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European Parliament should reject Junckerís environmentally unsustainable Commission

7 October 2014 | Green 10 press release

After following the hearings of the EU Commissioner-Designates in front of the European Parliament, the Green10 Coalition confirms its strong concern over President-Elect Juncker’s attempt to downgrade the environment in Europe and asks the European Parliament to reject the Commission.




As put forward in our open letter to President Schulz the Green10 deplore that the structure of the new European Commission, the mission letters, and the choice of Commissioners reveal a roll-back of existing EU commitments on sustainable development, resource efficiency, health, air quality, biodiversity protection and climate action.

Despite the explicit requests made by the European Parliament through its President Schulz to President-elect Juncker, prior to the hearings, during the hearings itself and in follow up to the hearings, no changes have been made.

On the contrary, some very unconvincing arguments have been put forward against making changes, such as that no-one needs to be given responsibility for sustainable development because it is everyone’s responsibility. That is not overcoming silo thinking, it is naïve at best.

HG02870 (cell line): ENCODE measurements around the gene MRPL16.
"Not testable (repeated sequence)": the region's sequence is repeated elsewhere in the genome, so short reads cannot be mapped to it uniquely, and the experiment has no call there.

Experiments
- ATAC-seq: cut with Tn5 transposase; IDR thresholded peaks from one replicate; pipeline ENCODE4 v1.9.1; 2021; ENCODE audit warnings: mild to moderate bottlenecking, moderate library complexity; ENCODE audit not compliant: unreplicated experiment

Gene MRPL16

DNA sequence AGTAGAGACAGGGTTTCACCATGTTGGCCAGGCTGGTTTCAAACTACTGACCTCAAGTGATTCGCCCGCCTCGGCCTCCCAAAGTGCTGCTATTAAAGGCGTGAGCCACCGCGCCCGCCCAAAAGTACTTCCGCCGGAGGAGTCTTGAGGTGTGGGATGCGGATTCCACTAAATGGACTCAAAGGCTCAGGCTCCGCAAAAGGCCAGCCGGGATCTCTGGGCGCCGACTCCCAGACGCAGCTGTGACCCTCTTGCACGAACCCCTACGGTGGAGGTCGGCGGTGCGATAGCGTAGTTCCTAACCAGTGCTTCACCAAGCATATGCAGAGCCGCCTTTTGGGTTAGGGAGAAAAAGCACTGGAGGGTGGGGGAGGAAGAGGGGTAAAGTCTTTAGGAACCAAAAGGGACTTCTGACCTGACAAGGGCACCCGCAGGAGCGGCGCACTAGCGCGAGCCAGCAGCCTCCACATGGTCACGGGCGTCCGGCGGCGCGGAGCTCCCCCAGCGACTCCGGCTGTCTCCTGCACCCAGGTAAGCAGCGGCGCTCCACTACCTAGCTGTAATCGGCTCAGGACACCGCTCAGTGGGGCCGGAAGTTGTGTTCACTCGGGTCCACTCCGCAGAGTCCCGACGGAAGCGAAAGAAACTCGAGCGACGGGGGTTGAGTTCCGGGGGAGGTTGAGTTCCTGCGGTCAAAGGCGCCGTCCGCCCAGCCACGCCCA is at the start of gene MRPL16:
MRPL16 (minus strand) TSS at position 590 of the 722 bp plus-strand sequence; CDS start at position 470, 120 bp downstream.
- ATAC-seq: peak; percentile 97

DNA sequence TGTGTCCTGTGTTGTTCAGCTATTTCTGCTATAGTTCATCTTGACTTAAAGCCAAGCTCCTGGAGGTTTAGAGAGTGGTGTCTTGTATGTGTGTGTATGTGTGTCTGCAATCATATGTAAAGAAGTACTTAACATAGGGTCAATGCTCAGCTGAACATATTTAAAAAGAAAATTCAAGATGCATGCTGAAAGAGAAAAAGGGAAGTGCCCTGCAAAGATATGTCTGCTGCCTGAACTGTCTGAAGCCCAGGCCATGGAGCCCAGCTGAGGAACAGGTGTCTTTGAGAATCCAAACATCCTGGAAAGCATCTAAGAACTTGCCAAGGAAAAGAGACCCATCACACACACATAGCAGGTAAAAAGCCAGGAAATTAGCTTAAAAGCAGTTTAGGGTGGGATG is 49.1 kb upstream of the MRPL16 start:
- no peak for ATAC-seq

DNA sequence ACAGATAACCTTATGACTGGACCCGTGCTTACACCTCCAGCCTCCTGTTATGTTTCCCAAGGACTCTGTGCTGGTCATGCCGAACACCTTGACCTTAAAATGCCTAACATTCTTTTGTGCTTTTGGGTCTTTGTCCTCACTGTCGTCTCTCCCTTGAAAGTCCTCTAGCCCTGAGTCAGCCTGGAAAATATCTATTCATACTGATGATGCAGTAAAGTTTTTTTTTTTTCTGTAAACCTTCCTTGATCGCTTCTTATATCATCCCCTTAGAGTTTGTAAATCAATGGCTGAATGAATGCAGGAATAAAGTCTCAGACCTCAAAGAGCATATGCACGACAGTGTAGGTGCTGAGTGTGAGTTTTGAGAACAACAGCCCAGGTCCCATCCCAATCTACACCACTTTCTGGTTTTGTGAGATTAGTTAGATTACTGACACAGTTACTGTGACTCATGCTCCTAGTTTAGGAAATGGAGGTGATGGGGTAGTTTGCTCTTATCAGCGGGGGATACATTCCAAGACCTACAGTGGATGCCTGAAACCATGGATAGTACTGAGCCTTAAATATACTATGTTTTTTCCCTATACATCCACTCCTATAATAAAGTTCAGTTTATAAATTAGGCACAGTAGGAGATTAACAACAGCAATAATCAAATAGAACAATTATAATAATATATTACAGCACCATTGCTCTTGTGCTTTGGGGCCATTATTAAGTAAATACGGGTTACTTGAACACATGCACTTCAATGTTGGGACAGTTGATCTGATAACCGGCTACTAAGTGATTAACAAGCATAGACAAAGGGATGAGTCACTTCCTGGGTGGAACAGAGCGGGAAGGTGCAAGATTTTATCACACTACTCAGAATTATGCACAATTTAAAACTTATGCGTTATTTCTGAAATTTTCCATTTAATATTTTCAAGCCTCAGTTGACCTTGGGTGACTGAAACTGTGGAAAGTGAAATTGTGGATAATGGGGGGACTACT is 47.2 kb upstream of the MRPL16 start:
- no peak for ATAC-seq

Worse still was the misrepresentation of the 7th Environmental Action Programme (7EAP) as a ‘guidance’ to the new Commission of which only ‘relevant’ elements need to be ‘monitored’ as part of the European Semester process.

This is simply unacceptable as the 7EAP is a legally binding commitment that was negotiated and agreed by Commission, Member States and European Parliament little over a year ago.

President-elect Juncker cannot ignore these legally binding commitments or the voices of the democratically elected body of the EU.

The Green 10 reminds the Members of the European Parliament that, as the latest Eurobarometer shows, despite the economic crisis, 95% of the polled citizens said that protecting the environment is important to them personally and that more should be done. It shows that a solid majority of citizens support EU environmental legislation and asks for more forceful implementation. It shows no public demand for environmental deregulation.

Against this backdrop, we believe the European Parliament must reject the Commission unless rigorous changes of mandates, job titles and re-allocation of posts are made along the lines indicated by the Green 10 in the letter to the Conference of Presidents and Conference of Chairs on October 3rd.

The EP should make clear that EU citizens and their representatives can only accept a Commission that takes seriously environmental sustainability, people’s health and much needed transformation of Europe’s economy.


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